Get to know Evelyn Barahona, 2022 Academy of Women Achievers Awardee

evelyn barahona

On June 15, 2022 we will join together and celebrate the achievements of five unstoppable women who demonstrate YW Boston’s mission of eliminating racism and empowering women at our 27th Academy of Women Achievers Luncheon.

Since 1995, as part of our mission to promote and celebrate the achievements of women, YW Boston has held the Academy of Women Achievers luncheon. Through this event, we recognize and honor some of Boston’s brightest, boldest, bravest, and most influential women. Leading up to the event, we are sitting down with each of the 2022 awardees for interviews and releasing one each month.

YW Boston cannot wait to induct Evelyn Barahona into the Academy of Women Achievers. Evelyn is the director of the Latino Equity Fund, the only philanthropic fund centered on the Latino community in the Commonwealth. To learn about Evelyn, read our interview with her:


We are thrilled to honor you at our 27th Academy of Women Achievers on June 15th. Can you please tell us what about YW Boston’s work resonates with you?

I really appreciate YW Boston’s unapologetic mission to have an anti-racist society and using the intersection of gender and race to advance equity.

Tell us about your career journey. What drew you to philanthropy and to the Latino Equity Fund in particular?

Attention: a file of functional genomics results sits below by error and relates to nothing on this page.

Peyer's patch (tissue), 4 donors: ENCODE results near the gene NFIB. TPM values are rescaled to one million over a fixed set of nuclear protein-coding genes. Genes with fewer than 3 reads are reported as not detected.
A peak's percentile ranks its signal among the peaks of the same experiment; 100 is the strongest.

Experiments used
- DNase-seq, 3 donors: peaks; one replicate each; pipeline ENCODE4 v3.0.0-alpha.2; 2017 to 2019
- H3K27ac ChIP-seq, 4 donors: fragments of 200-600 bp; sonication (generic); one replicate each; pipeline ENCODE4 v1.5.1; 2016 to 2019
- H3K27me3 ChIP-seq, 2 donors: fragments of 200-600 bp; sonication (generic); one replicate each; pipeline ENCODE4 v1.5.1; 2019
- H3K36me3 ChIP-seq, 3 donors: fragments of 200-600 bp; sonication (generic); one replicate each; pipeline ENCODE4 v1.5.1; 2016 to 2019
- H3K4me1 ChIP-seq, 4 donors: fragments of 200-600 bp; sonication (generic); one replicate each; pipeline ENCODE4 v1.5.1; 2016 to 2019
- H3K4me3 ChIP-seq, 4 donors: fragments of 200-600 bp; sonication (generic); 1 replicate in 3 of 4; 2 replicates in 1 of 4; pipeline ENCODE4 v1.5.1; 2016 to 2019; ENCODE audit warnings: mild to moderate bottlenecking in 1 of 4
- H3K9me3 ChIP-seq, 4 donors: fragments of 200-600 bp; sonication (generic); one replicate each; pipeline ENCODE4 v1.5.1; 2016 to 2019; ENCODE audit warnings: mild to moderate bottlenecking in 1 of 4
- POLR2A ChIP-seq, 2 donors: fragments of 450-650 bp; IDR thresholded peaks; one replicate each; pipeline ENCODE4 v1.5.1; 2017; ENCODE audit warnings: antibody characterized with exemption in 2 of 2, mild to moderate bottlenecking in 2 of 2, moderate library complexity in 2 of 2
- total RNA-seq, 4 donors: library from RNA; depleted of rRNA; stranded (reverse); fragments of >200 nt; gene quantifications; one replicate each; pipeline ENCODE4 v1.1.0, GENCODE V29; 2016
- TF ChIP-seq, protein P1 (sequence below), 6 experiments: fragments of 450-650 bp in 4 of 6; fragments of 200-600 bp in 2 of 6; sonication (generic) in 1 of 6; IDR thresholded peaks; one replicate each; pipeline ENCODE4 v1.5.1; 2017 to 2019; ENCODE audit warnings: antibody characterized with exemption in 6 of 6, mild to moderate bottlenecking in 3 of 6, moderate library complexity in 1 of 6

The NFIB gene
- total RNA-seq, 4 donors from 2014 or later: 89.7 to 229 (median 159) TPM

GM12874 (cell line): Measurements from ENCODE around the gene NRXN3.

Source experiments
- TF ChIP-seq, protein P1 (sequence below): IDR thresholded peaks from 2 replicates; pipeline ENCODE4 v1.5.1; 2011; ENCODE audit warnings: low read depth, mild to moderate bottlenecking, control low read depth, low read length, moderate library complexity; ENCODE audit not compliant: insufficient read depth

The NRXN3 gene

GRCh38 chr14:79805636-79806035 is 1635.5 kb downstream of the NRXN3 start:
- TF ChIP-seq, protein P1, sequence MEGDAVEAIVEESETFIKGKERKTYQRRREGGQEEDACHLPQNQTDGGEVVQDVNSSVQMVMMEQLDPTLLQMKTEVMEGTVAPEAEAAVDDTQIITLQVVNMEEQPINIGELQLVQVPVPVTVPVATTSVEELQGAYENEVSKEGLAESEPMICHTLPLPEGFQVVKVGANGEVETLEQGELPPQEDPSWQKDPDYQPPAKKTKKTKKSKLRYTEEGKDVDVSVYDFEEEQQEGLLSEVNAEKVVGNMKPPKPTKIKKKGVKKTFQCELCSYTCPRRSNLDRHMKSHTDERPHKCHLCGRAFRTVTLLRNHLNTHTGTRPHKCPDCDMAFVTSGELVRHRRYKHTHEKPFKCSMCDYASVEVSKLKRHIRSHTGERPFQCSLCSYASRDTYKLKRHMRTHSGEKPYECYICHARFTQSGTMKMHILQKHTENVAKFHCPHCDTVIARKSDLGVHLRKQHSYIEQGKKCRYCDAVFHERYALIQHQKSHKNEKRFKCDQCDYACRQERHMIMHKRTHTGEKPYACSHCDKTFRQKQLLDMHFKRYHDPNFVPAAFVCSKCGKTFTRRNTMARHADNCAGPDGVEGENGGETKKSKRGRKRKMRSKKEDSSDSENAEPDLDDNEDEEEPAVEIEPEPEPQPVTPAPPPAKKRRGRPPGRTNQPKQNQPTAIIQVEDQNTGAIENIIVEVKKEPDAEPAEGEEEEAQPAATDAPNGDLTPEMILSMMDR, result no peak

Prior to philanthropy, I had worked in the private sector for some time. Over the years, I wondered about working for organizations whose main mission was to improve the lives of others. I initially started as a consultant for a relief and recovery initiative that the Boston Foundation had created in response to a disaster event with Latino leaders and as the project progressed there was an opportunity to join the Philanthropy Group and work with donors and to also serve as a TBF (The Boston Foundation) liaison to the Latino Equity Fund (LEF) which later evolved into becoming its first director.

What drew me to take on this role was the laser-focused mission of uplifting the Latino community in Massachusetts through its philanthropic platform as a funder, connector, and advocate. What makes this work exciting is the opportunity to show the assets that exist within the community despite the ongoing challenges. Latinos are not a monolith.

Why is it crucial to have a fund specifically dedicated to supporting Boston’s Latino/e/x population?

As one of the largest growing demographics in the Commonwealth, it is important for a fund like LEF to exist on the philanthropic landscape. Our work not only looks to strengthen the Latino nonprofit ecosystem that has historically received an average of 1.8% in philanthropic dollars, but it also looks to utilize our civic leadership levers of research, convening, and advocacy to address the systemic challenges facing the community with key stakeholders.

COVID-19 exposed the longstanding inequities impacting the Latino community, and reaffirmed for the Latino Equity Fund the need to take a long-term approach toward equitable recovery with a targeted approach toward community investments whose multiplier effect includes changes in policy, practices, and how Latino nonprofits are funded and supported.